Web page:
Low Levels of Trust: Irish Business & Government – Edelman Trust Barometer

Less than 10pc of the general public believes a business or government leader will actually tell the truth when confronted with a difficult issue, according to the 2013 Edelman Trust Barometer, which was published this morning.

The survey also found that both business and government (the system of government rather than a particular administration) in Ireland remain severely distrusted with only one-third of people prepared to say they trust business and slightly less than a quarter trusting the government.

Trust in government remained largely stable over the year after rising (15 percentage points) the previous year, according to the survey. Banking (15pc) and financial services (18pc) remain the least trusted industry sectors in Ireland, while technology (64pc) continues to be the most trusted.

The primary reasons for the general population’s lack of trust in business were found to be a combination of perceptions of corruption or fraud and the wrong incentives driving business decisions. The main reasons for lack of trust in government were found to be poor performance and incompetence.

Levels of trust in media (45pc) and NGOs (63pc) both rose by ten percentage points in 2012 with media benefiting from a diversification of options and strong coverage of scandals. Traditional media (newspapers and broadcast) at 51pc is the most trusted source of information in Ireland among the general public, followed by online search engines at 47pc. Only one in four claims to trust social media.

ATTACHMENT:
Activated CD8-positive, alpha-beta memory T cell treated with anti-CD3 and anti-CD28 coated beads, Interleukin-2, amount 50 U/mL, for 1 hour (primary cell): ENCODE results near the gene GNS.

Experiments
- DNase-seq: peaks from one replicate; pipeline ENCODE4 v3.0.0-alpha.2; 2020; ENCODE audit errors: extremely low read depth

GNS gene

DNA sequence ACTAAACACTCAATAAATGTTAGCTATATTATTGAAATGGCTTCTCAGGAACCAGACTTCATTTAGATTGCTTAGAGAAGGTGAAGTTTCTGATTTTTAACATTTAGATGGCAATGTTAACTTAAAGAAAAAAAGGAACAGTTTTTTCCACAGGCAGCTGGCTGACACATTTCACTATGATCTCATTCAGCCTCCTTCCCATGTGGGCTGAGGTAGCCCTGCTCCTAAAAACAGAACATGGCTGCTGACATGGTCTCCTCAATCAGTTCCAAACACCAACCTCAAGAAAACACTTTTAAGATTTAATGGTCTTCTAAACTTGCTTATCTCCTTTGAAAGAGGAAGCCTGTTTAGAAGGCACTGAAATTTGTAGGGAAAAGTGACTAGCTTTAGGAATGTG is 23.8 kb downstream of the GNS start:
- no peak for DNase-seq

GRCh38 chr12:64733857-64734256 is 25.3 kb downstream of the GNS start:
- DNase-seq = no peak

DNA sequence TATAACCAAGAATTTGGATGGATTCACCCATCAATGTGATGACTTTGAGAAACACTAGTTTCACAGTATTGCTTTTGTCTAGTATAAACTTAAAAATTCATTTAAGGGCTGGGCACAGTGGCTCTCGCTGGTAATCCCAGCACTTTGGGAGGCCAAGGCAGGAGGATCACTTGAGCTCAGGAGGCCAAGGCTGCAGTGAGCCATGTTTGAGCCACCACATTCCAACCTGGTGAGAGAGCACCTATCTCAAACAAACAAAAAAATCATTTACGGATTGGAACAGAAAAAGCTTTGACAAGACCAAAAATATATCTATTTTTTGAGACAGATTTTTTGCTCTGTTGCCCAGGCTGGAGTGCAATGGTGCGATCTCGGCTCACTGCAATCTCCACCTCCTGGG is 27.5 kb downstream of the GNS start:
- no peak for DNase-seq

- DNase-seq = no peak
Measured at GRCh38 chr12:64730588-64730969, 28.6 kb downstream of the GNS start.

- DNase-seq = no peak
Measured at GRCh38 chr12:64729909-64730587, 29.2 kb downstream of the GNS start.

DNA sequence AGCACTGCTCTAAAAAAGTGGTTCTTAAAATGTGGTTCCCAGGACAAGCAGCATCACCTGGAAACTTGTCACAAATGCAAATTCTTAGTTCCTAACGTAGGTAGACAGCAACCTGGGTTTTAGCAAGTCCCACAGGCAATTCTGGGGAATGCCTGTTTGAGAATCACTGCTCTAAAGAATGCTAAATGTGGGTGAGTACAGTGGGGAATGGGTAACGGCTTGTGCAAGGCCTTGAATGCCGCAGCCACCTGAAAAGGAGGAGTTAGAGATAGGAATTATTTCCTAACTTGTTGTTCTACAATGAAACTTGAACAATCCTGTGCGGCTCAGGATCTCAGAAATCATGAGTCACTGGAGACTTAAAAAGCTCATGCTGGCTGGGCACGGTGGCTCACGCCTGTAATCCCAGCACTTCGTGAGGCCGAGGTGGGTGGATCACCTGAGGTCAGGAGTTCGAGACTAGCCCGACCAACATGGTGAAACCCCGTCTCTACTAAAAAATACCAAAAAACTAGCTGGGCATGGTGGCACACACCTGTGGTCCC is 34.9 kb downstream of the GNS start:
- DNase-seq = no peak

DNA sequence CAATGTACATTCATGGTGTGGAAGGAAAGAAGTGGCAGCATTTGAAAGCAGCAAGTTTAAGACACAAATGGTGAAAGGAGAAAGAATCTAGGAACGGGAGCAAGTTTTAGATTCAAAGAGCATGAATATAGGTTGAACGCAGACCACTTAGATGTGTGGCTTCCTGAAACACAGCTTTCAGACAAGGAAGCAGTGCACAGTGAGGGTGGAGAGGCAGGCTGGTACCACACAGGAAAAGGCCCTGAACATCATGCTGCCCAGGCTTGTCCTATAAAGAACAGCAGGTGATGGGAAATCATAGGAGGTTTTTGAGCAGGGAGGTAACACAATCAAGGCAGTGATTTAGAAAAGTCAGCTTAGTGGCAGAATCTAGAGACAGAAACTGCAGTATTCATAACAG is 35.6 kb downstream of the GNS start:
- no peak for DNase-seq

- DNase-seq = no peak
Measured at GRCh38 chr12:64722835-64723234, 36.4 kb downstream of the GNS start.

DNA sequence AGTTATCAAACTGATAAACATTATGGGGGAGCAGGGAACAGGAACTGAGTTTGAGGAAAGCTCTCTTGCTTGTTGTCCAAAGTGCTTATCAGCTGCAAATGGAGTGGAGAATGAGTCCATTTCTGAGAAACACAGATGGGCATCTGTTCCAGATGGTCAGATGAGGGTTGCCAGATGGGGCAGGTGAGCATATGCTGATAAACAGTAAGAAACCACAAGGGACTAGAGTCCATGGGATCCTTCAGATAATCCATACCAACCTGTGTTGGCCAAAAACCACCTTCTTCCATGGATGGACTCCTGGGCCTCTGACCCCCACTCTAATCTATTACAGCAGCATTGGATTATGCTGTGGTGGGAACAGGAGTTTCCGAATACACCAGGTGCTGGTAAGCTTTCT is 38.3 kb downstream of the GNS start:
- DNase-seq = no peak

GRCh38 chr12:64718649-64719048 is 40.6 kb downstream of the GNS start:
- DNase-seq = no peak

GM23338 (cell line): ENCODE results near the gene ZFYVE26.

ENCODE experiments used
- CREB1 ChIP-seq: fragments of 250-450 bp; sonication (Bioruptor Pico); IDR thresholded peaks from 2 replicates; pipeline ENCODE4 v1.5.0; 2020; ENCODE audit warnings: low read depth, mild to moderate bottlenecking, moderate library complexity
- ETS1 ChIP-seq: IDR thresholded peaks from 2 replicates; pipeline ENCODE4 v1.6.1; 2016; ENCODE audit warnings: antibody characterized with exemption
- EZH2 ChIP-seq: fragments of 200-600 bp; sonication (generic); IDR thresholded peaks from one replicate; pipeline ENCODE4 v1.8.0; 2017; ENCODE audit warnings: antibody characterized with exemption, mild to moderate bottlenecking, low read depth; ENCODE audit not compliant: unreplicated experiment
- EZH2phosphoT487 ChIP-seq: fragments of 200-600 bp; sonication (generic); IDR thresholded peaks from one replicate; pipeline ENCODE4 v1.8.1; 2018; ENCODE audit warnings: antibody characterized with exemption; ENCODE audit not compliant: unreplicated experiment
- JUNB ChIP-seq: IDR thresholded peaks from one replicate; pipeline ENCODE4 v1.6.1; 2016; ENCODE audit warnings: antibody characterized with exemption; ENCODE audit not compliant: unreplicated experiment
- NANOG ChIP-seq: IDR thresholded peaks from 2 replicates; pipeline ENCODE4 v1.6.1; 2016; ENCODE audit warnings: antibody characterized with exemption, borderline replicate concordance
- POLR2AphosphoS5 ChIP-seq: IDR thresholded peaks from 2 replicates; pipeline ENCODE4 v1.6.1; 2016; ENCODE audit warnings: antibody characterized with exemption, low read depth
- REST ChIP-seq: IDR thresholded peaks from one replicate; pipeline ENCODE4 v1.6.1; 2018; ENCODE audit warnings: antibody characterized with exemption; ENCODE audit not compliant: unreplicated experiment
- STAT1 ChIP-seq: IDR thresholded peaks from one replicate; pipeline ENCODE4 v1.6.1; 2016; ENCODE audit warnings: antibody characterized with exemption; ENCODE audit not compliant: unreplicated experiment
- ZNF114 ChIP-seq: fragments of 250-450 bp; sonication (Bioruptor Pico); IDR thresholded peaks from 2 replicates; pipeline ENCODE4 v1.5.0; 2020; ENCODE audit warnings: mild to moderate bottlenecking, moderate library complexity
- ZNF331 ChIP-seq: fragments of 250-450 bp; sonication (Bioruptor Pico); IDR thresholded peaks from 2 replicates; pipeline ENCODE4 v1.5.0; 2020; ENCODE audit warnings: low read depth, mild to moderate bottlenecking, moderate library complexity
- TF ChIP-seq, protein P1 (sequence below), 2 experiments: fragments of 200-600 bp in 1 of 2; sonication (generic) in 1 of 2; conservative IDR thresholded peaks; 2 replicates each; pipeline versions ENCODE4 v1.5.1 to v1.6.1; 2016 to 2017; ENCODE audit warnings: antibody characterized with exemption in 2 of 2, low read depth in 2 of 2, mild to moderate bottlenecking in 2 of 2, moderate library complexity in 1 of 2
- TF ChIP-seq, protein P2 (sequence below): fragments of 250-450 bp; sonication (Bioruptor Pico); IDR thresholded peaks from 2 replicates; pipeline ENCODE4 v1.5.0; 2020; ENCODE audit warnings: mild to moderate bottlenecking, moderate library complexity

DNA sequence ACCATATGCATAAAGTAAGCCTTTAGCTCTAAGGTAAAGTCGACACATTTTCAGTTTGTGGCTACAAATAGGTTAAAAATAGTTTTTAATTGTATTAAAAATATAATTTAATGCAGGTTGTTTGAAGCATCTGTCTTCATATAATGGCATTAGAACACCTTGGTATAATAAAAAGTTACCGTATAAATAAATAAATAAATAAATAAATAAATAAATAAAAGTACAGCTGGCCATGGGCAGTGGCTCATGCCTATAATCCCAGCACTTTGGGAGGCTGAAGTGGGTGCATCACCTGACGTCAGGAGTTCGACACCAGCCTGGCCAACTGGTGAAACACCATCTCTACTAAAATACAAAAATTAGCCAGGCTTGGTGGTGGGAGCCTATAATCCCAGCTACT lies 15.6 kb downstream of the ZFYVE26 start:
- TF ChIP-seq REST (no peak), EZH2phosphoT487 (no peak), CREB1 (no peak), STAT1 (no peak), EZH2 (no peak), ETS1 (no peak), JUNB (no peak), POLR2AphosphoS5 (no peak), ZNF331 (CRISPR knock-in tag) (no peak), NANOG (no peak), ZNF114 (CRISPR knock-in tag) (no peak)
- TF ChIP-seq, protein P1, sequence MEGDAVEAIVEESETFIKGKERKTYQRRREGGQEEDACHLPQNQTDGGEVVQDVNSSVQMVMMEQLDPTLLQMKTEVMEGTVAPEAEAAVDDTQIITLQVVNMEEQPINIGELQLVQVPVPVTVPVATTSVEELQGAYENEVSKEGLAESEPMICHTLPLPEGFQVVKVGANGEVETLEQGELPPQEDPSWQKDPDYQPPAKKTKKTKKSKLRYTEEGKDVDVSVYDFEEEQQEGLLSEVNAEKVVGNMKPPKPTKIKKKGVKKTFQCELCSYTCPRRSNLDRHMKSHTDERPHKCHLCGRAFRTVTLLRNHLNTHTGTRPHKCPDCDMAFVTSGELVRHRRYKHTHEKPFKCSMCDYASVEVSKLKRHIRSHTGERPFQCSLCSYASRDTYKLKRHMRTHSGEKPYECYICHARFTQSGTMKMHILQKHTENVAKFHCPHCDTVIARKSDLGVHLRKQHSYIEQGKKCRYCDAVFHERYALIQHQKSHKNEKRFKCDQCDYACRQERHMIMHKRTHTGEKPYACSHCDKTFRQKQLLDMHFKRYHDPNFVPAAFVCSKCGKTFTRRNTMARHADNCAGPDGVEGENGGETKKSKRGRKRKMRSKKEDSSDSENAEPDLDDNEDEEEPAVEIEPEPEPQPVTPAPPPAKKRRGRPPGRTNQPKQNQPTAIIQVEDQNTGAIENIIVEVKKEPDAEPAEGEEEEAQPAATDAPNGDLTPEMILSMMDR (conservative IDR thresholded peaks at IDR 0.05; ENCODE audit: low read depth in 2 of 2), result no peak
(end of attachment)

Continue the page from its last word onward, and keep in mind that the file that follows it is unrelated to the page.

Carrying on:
Levels of trust in ethics and morality in Ireland are very low – people do not trust government or business leaders, to tell the truth, make ethical decisions, solve social issues or regulate problem sectors.

More Irish people (59pc) trust the European Union than their own national government (18pc) to manage the eurozone debt crisis. This contrasts with the UK and Germany where more people (almost half) trust their national government.

“Ireland in 2012 remained a society of distrusters,” said Edelman Ireland managing director, Mark Cahalane. “Clearly past events and the continued difficult economic climate make conditions in Ireland more challenging than elsewhere. Despite this, low levels of trust in both business and government are particularly concerning at a time when trust levels in neighboring and peer countries have been recovering. This has now become a crisis for the leadership of Ireland’s business and government organizations who simply cannot function effectively where such a deficit of trust exists. Leaders in business and government must embrace the public’s desire for transparency as well as listen to and act on the concerns of their stakeholders.”

For the first time, this year’s survey took an in-depth look at the least trusted of the 11 sectors covered by the barometer. With just 15pc of Irish people saying they trust the banking sector, the survey found that Irish respondents were dissatisfied with the performance of banks in areas such as lending, pricing and the safeguarding of customers’ personal information. The survey also found that 66pc of people believed that banks themselves were entirely to blame for a number high profile banking scandals during the year instead of external factors like regulation or the economy.

This year’s barometer also reveals that academics, technical experts and ‘a person like yourself’ are nearly twice as trusted as a chief executive or government official.

Globally, the barometer indicates a dramatic change in how trust in companies is established as stakeholders are now placing greater importance on engagement and integrity-based attributes such as treating employees well, listening to customers and exhibiting ethical and transparent practices. Operational-based attributes, including financial performance and being recognized as a ‘best’ place to work, were nearly twice as important in 2008 (76pc) as they are in 2013 (39pc).

The Edelman Trust Barometer is a global survey of trust in institutions across 26 countries and more than 31,000 people.